Detroit — It was just after 8 p.m. Sunday, and the sun was setting on Detroit Golf Club and the inaugural Rocket Mortgage Classic. But the party raged on over on the clubhouse patio, where champion Nate Lashley and dozens of friends, family and club members celebrated his breakthrough win on the PGA Tour with beers. Lots of beers.
A couple hundred yards away, Jay Farner stood and reflected on what most — from the players to the fans to tournament officials — have almost universally described as a great week in Detroit.
"I was super impressed with everybody, and the amount of effort and care — the volunteers in particular," said Farner, CEO of Quicken Loans, and the company face behind bringing the tournament to Detroit — along with company founder Dan Gilbert, it's been a vision for more than five years. "People are working so hard because they care so much about the city and putting on a great event.
"The level of effort was unbelievable."
The tournament featured about 2,000 volunteers (each of whom paid $75 to volunteer), 156 of the world's best golfers, and tens of thousands of fans, perhaps as many as 80,000, though the PGA Tour doesn't release official totals anymore.
Players talked all week about how great the crowds were. Some said the Tuesday practice-round crowds were on par with what they typically see on Thursdays for most tournament weeks. Last week's Thursday crowd was said to be among the biggest on Tour for an opening round, outside of the majors.
The crowd doubled from Thursday to Friday, then doubled again from Friday to Saturday. Sunday's crowd was best of all. Saturday and Sunday sold out.
Brian Stuard, a Jackson native, shot a final-round 68 at the Rocket Mortgage Classic and tied for fifth at Detroit Golf Club. He met the media late Sunday. The Detroit News
"The crowds were great, the players were great," Farner said. "It started on Tuesday. And it demonstrates the demand for the PGA (Tour) to be here in Detroit."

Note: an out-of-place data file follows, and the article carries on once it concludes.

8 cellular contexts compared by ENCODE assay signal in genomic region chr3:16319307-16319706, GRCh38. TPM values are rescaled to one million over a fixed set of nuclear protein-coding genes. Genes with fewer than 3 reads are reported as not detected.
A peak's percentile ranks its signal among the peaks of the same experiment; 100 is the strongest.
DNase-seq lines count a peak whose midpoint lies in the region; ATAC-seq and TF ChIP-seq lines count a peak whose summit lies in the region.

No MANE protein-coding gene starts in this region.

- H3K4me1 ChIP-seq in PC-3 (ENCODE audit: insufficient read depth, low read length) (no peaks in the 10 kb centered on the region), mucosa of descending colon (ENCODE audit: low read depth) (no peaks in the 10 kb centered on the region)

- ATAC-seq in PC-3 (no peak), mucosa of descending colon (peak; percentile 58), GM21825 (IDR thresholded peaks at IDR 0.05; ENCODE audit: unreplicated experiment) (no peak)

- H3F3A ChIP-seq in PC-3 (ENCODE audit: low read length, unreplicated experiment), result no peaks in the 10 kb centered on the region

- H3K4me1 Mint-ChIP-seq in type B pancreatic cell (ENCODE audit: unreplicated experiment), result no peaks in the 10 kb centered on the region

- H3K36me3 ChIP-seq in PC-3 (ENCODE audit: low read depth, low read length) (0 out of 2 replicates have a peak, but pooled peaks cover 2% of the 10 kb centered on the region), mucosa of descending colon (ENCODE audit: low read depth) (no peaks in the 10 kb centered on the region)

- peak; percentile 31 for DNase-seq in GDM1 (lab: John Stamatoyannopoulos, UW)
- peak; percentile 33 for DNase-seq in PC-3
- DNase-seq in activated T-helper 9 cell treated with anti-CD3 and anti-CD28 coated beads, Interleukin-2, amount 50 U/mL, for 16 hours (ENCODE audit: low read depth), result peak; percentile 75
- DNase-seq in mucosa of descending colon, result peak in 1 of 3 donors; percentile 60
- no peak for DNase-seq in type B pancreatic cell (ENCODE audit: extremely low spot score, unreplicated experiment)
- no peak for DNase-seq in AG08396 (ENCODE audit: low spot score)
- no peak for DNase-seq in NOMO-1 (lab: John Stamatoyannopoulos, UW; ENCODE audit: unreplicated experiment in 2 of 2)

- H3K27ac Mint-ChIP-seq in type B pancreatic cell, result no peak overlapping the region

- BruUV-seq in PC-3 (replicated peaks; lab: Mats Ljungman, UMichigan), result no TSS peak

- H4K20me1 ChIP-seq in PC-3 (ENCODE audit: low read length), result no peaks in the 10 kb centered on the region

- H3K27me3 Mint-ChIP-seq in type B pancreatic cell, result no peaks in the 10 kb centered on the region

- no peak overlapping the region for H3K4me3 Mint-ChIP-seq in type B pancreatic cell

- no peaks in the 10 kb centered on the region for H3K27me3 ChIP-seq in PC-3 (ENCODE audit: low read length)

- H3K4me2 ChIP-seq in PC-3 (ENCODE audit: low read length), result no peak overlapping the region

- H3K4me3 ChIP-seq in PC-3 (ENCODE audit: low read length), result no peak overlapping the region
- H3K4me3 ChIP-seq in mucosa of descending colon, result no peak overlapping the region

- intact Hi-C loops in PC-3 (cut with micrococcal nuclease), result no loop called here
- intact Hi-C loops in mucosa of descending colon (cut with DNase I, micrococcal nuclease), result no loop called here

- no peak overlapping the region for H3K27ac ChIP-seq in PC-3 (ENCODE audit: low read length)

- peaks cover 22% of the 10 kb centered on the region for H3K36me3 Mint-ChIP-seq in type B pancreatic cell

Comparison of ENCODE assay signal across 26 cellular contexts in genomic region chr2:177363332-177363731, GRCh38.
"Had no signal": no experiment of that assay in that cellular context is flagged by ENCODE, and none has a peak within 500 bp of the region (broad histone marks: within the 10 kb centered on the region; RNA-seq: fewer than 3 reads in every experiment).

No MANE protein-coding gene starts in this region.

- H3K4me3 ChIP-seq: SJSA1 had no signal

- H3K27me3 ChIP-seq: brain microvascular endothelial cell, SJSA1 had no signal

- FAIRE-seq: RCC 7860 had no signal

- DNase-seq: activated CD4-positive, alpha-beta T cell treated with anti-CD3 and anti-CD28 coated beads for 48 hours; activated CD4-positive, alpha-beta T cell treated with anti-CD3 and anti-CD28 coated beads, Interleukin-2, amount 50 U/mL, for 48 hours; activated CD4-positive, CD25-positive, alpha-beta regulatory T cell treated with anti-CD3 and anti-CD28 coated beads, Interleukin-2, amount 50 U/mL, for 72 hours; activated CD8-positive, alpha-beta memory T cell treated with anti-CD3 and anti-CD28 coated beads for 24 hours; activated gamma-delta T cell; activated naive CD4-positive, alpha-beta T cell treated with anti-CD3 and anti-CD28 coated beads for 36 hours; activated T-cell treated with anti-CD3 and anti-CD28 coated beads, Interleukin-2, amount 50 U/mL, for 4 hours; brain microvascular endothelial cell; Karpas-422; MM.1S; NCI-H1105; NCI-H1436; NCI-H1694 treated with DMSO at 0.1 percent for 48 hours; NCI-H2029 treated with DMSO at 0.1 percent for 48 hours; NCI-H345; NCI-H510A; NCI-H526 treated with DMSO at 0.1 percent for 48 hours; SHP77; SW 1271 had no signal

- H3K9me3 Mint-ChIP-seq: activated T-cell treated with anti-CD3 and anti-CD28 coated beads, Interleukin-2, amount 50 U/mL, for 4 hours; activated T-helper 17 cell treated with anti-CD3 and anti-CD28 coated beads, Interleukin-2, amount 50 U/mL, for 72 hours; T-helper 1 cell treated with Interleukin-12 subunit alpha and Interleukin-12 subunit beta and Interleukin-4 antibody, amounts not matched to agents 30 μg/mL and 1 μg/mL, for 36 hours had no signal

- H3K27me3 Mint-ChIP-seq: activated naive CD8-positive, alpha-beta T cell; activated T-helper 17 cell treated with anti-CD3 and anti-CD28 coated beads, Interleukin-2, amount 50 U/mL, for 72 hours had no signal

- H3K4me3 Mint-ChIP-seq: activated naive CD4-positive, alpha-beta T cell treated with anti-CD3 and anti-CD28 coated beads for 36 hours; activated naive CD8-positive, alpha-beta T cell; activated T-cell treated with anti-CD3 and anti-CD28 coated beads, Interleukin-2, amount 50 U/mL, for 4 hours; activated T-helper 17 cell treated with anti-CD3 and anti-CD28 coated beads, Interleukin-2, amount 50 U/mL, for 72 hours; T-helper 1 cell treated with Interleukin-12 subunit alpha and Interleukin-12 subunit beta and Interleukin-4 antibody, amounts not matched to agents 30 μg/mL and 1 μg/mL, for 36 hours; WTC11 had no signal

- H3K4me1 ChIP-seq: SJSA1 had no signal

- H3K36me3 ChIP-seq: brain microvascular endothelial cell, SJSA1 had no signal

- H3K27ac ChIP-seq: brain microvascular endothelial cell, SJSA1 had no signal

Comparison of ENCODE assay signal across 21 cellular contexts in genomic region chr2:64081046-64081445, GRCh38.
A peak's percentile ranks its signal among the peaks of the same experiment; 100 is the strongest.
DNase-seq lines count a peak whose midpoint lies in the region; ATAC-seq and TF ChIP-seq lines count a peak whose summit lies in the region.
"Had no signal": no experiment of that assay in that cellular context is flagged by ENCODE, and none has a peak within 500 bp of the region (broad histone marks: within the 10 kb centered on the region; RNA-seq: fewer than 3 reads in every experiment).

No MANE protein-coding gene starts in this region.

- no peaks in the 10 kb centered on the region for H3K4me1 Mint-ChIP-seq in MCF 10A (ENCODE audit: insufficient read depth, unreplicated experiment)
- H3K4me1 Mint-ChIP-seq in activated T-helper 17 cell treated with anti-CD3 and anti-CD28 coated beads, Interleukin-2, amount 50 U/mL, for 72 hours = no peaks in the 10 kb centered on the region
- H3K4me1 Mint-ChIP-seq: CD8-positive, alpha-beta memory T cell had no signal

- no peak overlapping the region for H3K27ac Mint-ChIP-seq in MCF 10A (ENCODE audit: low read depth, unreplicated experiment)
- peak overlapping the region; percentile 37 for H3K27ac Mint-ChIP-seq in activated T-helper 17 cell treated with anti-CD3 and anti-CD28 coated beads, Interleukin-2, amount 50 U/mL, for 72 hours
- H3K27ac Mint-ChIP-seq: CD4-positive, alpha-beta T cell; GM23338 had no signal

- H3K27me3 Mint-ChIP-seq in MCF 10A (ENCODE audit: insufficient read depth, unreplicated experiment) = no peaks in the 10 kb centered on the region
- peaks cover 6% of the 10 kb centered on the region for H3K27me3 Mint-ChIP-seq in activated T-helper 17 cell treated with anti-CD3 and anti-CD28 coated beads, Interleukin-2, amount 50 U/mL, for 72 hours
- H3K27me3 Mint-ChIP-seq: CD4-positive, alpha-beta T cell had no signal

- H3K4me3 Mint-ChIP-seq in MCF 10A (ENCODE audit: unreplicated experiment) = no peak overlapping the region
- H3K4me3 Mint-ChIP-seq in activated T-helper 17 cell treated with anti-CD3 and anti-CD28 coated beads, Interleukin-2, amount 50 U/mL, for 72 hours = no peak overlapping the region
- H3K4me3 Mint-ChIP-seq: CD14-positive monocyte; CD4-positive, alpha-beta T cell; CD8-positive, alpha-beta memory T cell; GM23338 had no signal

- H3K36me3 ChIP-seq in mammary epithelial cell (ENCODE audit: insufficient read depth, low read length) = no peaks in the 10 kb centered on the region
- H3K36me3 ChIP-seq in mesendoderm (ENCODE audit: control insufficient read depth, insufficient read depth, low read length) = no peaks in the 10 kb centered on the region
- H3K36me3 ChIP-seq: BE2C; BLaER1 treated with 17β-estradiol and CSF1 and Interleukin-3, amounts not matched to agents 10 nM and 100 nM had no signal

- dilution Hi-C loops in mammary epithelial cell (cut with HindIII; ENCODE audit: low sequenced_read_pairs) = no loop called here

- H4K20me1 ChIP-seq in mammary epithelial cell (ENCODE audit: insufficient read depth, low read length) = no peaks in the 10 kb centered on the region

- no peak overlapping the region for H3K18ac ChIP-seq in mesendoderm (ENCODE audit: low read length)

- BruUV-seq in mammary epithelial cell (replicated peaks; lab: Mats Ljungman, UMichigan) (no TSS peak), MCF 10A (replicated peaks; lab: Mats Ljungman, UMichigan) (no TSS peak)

The PGA Tour and Quicken have been talking about this move for years, and it started when Quicken agreed to be the title sponsor of The National in Washington, D.C., five years ago with the understanding that eventually, the tournament, or any tournament really, would eventually make its way to Detroit.
The agreement finally was completed last year, and it's a four-year deal, though most PGA Tour tournaments last a whole lot longer than that. The old Buick Open was in suburban Flint for 50 years, and only folded because of the auto-industry collapse.
Quicken has long-term plans for this tournament, which doesn't come cheap to the company. It's anywhere from $7 million to $10 million to be a title sponsor on Tour.
And while things went well this week, there's always room for improvement, Farner said.
"We're obviously celebrating what we think went very, very well," said Farner, whose good friend and company founder, Gilbert, is said to remain in in-patient care following a May stroke. He was unable to attend the tournament this week, but received regular updates on how things were going. "And we've got a laundry list of things we can improve upon.
"We're also talking about how we can engage with the charitable organizations year-round, to make sure there's that touch with the community day in and day out.
"Like anything else we're working on, especially anything Dan's leading, you start, you learn, and you keep engaging, and you keep getting better each and every day."